Uganda’s retirement benefits sector grows from sh15.4 trillion to Sh17 trillion, 11.1% of Gross Domestic Product
Kampala, Uganda | THE INDEPENDENT | The Minister of Finance, Planning and Economic Development, Matia Kasaija has lauded the Retirement Benefits Sector as key to Uganda’s economy because of the sector’s ability to mobilise national savings and enhance population productivity and wellbeing.
“The retirement benefits sector contributes significantly to the country’s gross domestic savings, which account for a big proportion of the Gross Domestic Product,” Kasaija said. As of July 2021, the sector assets were worth Sh17 trillion.
The Minister said this today as he was releasing the 2020 Annual Sector Performance Report of the Retirement Benefits Sector at the Uganda Media Centre.
“The future of the retirement benefits sector is bright. I urge URBRA and all other sector stakeholders to continue sensitizing Ugandans about the need to develop a saving culture – this is good for them as individuals and good for the long-term growth of the economy,” Kasaija said.
Presenting the sector performance highlights, Martin Nsubuga the CEO of Uganda Retirement Benefits Regulatory Authority (URBRA) observed that despite the negative effects of the COVID-19 pandemic, the sector continued to grow because more Ugandans had become aware of the need to save for retirement and avoid old-age poverty.
Currently, 2,821,910 Ugandans are covered by the existing retirement savings arrangements with the majority under the mandatory National Social Security Fund (NSSF). However, that is only 18% of the estimated workforce of 15.9 million countrywide. In effect, 82% of the working population is not saving for retirement.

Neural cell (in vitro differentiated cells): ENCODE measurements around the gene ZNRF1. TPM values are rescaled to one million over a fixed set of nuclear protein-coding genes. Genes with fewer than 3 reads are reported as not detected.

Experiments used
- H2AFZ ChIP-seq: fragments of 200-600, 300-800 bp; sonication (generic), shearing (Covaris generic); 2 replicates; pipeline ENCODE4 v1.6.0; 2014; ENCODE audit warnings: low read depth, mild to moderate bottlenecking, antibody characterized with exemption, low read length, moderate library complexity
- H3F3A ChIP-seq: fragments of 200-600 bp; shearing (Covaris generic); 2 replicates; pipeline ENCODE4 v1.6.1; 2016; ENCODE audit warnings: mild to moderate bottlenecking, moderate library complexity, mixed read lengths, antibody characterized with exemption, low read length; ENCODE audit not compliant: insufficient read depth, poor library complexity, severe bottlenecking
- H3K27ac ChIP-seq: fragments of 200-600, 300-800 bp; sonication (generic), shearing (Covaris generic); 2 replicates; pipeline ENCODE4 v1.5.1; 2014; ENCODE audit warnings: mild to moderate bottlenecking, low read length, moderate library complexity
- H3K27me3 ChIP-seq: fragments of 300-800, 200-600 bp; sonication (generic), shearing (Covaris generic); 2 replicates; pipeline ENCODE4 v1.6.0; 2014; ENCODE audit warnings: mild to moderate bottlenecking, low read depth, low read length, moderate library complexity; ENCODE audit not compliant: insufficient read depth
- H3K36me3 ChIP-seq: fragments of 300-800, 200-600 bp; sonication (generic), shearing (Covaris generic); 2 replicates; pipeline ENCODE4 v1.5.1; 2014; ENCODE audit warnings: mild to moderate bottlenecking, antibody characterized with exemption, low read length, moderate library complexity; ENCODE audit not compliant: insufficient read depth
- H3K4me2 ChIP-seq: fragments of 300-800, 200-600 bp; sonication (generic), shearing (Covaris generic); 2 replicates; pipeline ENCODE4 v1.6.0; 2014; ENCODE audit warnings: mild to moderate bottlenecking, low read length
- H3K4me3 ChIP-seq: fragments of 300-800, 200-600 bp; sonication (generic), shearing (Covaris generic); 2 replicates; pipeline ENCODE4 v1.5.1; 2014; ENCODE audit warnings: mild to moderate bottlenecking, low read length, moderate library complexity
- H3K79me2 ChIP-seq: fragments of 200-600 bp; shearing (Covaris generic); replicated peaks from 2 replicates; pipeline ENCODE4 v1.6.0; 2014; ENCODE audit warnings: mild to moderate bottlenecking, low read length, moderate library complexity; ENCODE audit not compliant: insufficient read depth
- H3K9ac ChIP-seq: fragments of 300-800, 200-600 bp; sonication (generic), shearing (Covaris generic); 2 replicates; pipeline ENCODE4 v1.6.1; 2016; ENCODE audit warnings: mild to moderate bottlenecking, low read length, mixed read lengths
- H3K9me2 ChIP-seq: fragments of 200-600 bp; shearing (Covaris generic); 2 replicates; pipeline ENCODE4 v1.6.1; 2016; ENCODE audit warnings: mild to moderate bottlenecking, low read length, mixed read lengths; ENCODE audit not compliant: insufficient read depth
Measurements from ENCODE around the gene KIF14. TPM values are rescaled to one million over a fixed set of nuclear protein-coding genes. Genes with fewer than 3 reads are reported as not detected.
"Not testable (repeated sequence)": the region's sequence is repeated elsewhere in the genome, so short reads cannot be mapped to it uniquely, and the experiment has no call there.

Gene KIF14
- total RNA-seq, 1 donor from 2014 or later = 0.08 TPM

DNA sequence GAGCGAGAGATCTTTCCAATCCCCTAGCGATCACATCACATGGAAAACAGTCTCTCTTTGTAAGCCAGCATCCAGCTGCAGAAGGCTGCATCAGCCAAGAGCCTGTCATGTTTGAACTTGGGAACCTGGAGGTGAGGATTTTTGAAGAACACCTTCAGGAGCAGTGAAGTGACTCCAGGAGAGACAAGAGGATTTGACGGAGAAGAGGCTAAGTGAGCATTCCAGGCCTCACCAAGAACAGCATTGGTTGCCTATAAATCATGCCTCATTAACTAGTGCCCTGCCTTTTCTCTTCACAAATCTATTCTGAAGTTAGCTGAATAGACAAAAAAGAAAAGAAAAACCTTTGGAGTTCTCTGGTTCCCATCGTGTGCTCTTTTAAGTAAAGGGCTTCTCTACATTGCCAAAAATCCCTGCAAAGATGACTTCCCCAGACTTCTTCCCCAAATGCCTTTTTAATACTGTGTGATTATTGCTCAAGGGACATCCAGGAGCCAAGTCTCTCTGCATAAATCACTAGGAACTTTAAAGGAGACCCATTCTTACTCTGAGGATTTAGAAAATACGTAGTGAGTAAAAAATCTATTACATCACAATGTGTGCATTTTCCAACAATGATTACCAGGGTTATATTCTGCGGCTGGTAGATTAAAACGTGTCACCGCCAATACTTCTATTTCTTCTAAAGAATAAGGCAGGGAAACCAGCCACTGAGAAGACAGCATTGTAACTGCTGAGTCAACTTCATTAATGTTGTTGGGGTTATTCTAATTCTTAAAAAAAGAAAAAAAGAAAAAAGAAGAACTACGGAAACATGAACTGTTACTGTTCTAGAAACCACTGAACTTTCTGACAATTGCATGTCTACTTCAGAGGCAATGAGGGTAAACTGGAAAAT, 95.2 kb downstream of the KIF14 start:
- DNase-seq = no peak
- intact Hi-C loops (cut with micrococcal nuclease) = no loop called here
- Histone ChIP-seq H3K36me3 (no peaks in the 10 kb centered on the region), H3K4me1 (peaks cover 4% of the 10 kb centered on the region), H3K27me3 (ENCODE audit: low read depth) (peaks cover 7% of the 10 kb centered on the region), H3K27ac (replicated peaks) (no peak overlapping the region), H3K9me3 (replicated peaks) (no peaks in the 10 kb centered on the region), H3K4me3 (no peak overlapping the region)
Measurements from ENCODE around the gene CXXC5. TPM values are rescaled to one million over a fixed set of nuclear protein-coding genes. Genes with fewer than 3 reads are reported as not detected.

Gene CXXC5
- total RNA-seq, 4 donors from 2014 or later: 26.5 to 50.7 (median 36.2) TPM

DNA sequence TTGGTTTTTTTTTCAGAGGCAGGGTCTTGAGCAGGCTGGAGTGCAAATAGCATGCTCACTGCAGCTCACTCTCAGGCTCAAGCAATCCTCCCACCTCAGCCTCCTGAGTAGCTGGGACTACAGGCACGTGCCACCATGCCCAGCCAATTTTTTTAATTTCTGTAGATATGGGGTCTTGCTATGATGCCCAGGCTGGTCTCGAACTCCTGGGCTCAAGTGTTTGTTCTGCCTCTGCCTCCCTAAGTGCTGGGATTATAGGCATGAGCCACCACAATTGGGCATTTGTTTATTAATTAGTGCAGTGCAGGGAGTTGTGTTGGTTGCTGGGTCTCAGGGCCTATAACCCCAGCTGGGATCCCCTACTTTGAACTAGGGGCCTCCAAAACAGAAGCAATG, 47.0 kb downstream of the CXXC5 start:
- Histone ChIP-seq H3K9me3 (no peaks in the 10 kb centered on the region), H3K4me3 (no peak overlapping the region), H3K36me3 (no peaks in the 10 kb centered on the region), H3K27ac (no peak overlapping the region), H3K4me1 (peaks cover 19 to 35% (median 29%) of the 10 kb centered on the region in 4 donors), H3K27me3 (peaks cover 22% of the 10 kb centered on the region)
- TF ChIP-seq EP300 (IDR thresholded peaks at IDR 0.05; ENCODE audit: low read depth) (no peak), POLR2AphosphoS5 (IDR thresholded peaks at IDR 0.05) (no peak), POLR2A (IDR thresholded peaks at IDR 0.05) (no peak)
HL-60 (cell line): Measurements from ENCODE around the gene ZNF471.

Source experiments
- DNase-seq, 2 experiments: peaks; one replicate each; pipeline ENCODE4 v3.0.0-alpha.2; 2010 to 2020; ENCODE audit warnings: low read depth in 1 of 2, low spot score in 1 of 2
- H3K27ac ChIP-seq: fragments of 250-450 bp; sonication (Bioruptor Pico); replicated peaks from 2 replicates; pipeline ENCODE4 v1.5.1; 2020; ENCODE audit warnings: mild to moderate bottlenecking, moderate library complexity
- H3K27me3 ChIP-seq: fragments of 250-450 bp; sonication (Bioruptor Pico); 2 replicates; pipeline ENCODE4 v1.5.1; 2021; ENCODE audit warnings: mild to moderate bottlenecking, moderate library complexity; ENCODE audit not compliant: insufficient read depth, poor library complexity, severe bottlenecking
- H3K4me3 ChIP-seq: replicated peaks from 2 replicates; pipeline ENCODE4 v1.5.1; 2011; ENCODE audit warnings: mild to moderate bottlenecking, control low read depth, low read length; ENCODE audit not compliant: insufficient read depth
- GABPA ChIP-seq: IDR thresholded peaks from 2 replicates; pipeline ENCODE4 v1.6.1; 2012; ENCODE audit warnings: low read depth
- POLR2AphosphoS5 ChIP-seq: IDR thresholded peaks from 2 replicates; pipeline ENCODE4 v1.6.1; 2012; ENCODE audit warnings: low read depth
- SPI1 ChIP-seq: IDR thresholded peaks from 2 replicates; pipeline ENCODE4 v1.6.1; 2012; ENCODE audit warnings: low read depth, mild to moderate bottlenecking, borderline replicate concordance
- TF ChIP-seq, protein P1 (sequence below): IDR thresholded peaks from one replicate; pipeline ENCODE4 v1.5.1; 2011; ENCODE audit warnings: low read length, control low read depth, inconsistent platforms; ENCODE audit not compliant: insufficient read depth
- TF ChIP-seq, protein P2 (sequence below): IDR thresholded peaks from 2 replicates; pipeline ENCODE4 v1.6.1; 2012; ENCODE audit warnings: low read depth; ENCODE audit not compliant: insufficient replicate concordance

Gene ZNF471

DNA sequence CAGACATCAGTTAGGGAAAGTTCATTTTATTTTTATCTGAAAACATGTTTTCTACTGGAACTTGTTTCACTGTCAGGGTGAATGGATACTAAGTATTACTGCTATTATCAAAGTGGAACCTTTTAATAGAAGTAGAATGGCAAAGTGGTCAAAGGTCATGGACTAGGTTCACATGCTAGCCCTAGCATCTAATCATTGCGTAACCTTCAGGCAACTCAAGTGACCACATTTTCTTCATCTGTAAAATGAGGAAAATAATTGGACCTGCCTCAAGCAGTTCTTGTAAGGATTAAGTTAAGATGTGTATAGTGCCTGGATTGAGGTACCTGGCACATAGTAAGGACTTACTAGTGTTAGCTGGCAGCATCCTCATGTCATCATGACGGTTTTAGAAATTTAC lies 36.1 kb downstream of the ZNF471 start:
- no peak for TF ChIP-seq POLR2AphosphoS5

Nsubuga commended employers and employees who contributed to their retirement savings schemes throughout the year, amidst the economic challenges. He reported that sector inflows on account of contributions increased by 5.3% from 1,498 billion in 2019 to 1,578 billion in 2020.
In terms of investment, government securities dominated with 76.11% of the investment portfolio. The increased allocation to government securities was mainly to hedge against the negative performance of equities. By the end of 2020, sector investments in all asset classes had increased to UGX16.31 trillion from UGX 14.28 trillion in 2019.
In lockstep with increased investment, sector income increased to UGX1,677 billion compared to UGX1,077 in 2019. The major source of income was interest, accounting for 96.3% of the total sector income. Consequently, all savers were able to enjoy an average annual interest of 9%.
Commenting on the performance highlights, Minister Kasaija expressed optimism that the retirement benefits sector can grow further if all Ugandans adopt a saving culture. “This is good for them as individuals and for the long-term growth of the economy,” he said, and appealed to URBRA to ensure that non-salaried and self-employed individuals also get on board.
The URBRA CEO reaffirmed the Authority’s commitment to continue guiding the sector and ensuring prudent management of savers’ funds. He said that the regulator remains keen on identifying and mitigating risks before they impact on funds; improving scheme operational efficiency and extending coverage to the informal sector workers.